Tattoos

April 17th, 2008

For a number of years, I’ve daydreamed about the idea of getting a small tattoo, and thought about what I could put on my body that I would really, really be sure to still like and believe in 50 or 60 years down the line.  One idea I’ve had is to get little flags representing the countries I’ve visited…even if some countries cease to exist, I’d have a record that I visited them when they did exist.

Anyway, the last few days, I’ve come up with a new idea.  A lot of Western folks get tattoos of Chinese characters, not really knowing what the heck they mean, or trusting someone else who doesn’t really know or care what they mean.  Fortunately for me, I’ve actually learned a bit of the language and writing system.

So…my idea is to get a tattoo with a local slang phrase.  I’ve found the correct hanzi for one of them: “太尖啊”, pronounced “tài jiān a”, which literally means “too sharp” in Mandarin, but which in Guiyang dialect means “very clever”.  The “a” part of it is sort of like Canadians’ “eh?”.

Tattoos are not a popular part of Chinese culture…in fact, when I mentioned my idea to some of my students, they told me things like “tattoos give you cancer” and “you know they hurt a lot, right?”  One student, an NBA fan (like most of them, at least the boys) told me that he thinks Allen Iverson has a tattoo “addiction”.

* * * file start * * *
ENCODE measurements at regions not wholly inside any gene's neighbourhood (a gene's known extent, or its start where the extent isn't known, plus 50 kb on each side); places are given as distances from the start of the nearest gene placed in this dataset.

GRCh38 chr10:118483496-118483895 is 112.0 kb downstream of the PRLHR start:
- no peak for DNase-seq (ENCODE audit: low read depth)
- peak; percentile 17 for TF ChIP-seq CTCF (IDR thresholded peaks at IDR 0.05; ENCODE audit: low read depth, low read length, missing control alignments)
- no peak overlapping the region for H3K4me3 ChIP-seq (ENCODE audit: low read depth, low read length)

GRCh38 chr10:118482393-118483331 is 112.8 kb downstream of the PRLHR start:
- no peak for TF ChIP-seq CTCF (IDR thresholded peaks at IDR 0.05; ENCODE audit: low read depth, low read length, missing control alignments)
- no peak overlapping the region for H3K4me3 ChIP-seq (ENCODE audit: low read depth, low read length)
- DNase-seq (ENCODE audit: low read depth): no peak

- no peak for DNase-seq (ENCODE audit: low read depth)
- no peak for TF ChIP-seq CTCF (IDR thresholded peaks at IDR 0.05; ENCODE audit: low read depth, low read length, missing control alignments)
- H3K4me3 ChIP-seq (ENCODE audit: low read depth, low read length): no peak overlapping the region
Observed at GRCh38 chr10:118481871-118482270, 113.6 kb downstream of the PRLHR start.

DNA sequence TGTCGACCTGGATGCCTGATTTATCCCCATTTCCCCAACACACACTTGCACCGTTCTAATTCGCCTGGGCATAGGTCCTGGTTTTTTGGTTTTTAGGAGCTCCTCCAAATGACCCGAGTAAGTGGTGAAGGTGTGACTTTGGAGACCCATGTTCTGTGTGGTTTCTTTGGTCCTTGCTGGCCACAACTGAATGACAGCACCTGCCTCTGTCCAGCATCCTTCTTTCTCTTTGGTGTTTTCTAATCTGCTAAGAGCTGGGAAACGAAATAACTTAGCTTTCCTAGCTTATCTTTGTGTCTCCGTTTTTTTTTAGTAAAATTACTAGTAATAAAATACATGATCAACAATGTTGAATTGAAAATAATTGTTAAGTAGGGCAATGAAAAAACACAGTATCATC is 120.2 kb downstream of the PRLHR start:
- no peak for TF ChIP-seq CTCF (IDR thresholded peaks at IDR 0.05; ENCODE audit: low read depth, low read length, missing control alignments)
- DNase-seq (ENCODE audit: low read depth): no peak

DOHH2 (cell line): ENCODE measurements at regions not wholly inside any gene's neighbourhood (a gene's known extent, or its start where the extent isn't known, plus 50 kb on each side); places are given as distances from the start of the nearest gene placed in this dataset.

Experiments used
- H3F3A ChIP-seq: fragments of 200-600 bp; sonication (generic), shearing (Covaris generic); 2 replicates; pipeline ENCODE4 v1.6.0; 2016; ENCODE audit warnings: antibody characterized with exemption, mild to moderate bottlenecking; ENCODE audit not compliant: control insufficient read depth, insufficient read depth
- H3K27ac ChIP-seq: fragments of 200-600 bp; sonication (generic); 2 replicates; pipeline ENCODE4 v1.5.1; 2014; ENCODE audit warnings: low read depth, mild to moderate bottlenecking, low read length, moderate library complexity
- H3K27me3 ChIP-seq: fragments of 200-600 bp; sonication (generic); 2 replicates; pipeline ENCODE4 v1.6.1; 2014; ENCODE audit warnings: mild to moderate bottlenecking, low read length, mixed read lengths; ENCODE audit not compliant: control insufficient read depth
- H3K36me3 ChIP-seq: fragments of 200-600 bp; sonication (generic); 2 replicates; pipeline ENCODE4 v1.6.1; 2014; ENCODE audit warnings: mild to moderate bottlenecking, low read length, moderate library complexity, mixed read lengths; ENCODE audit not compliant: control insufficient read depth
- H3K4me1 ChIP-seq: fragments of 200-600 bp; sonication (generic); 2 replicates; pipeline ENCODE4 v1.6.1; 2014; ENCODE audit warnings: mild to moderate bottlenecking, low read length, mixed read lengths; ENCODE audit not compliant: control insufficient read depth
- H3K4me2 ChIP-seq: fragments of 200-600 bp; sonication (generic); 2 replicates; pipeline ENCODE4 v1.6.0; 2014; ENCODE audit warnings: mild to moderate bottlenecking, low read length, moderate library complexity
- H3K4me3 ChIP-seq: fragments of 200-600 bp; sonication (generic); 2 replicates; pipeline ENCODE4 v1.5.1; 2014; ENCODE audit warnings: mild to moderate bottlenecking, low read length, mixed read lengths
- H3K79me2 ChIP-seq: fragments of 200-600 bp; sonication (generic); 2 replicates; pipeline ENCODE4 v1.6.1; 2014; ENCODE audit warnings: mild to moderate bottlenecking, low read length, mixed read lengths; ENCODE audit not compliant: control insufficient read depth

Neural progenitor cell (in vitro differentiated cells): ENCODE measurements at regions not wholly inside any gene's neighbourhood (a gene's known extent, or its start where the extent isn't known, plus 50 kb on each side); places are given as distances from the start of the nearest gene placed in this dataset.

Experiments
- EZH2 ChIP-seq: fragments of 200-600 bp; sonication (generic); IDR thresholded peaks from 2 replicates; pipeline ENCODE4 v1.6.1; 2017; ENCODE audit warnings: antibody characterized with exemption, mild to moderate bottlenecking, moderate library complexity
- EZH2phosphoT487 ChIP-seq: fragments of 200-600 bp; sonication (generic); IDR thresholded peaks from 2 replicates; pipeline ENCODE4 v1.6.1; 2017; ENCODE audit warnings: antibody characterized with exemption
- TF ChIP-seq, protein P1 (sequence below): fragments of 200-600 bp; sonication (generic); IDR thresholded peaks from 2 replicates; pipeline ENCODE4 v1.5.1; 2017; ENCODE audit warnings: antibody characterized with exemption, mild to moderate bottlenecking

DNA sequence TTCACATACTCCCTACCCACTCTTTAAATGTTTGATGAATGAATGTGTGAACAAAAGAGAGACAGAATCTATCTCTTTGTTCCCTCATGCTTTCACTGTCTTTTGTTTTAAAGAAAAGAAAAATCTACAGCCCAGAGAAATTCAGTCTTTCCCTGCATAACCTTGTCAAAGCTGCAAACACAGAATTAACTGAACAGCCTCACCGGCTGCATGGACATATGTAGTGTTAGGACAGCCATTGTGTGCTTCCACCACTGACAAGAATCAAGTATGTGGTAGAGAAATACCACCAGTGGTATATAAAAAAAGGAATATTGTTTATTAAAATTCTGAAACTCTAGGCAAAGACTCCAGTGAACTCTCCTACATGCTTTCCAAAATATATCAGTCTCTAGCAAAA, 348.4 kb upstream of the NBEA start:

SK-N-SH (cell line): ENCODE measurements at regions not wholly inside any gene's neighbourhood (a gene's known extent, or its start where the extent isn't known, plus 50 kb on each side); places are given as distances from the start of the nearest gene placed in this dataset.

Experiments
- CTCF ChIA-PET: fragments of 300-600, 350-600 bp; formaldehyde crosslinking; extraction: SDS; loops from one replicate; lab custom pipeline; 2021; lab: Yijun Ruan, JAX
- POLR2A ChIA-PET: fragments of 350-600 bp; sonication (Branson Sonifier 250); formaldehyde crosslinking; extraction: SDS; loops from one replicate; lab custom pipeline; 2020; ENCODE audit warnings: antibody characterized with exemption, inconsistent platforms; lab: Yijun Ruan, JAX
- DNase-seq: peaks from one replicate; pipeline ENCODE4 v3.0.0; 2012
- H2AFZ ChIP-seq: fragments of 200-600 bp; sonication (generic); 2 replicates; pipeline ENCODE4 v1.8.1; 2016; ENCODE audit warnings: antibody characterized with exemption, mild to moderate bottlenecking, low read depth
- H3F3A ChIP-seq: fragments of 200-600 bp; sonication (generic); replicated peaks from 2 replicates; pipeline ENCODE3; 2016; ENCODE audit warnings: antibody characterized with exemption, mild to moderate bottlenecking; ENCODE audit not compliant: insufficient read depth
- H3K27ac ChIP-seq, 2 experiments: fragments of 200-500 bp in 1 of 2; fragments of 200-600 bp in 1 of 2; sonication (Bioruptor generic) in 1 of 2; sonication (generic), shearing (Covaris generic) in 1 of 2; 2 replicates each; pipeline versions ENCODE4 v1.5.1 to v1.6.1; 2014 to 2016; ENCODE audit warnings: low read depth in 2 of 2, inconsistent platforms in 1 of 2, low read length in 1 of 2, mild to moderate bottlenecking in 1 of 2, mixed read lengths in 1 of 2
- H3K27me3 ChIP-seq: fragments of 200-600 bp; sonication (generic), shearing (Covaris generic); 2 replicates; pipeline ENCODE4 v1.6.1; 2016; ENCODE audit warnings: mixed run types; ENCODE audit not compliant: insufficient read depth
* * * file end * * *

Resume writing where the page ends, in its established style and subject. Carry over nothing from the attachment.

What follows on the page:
Man, these kids know I’m a pushover.  All they have to do is say I’m handsome and a good teacher and I let them get away with listening to music and playing cards in class.

Year end wrap-up

December 30th, 2007

  • Am I glad I came here? Yes…it’s not like every day is amazing…after a while it just feels like regular old life. But I feel like I was meant to be here. I might not be making a difference versus some other guy who inevitably would have occupied my place, but I think I’m making a change in myself that is going to be reflected in my future pursuits. That is to say…my being here isn’t really changing the world, but it’s changing me, and maybe that will help me change the world later in some other way.
  • What about the teaching? I don’t know if I’m cut out to be a teacher, per se…at least I have some faults in presumably important areas. It’s really hard for me to get “fake mad”. I get mad or I don’t. If there isn’t some kind of discipline system to impartially and dispassionately enforce, then I’m kind of lost. If I have no power to get students in trouble, I’m not capable of deceiving them into thinking that I do. And if they don’t want to learn anything, I can’t bamboozle them into thinking that they do. I’m definitely better with individuals or small groups who are self-motivated and have a clear goal.